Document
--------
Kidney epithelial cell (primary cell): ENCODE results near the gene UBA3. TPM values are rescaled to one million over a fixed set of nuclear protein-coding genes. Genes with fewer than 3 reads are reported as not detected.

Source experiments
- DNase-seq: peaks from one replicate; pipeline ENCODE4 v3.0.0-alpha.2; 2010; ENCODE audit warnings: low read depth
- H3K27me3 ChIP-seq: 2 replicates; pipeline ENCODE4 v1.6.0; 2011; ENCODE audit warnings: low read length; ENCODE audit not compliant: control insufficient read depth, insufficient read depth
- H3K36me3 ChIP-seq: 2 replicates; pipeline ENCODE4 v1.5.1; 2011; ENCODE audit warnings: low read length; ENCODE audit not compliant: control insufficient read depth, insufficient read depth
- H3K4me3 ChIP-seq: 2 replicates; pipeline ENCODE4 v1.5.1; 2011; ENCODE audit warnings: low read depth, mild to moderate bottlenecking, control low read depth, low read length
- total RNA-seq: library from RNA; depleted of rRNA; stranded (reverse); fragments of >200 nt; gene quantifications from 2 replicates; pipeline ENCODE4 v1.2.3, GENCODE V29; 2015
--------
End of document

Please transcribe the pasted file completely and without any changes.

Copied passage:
Kidney epithelial cell (primary cell): ENCODE results near the gene UBA3. TPM values are rescaled to one million over a fixed set of nuclear protein-coding genes. Genes with fewer than 3 reads are reported as not detected.

Source experiments
- DNase-seq: peaks from one replicate; pipeline ENCODE4 v3.0.0-alpha.2; 2010; ENCODE audit warnings: low read depth
- H3K27me3 ChIP-seq: 2 replicates; pipeline ENCODE4 v1.6.0; 2011; ENCODE audit warnings: low read length; ENCODE audit not compliant: control insufficient read depth, insufficient read depth
- H3K36me3 ChIP-seq: 2 replicates; pipeline ENCODE4 v1.5.1; 2011; ENCODE audit warnings: low read length; ENCODE audit not compliant: control insufficient read depth, insufficient read depth
- H3K4me3 ChIP-seq: 2 replicates; pipeline ENCODE4 v1.5.1; 2011; ENCODE audit warnings: low read depth, mild to moderate bottlenecking, control low read depth, low read length
- total RNA-seq: library from RNA; depleted of rRNA; stranded (reverse); fragments of >200 nt; gene quantifications from 2 replicates; pipeline ENCODE4 v1.2.3, GENCODE V29; 2015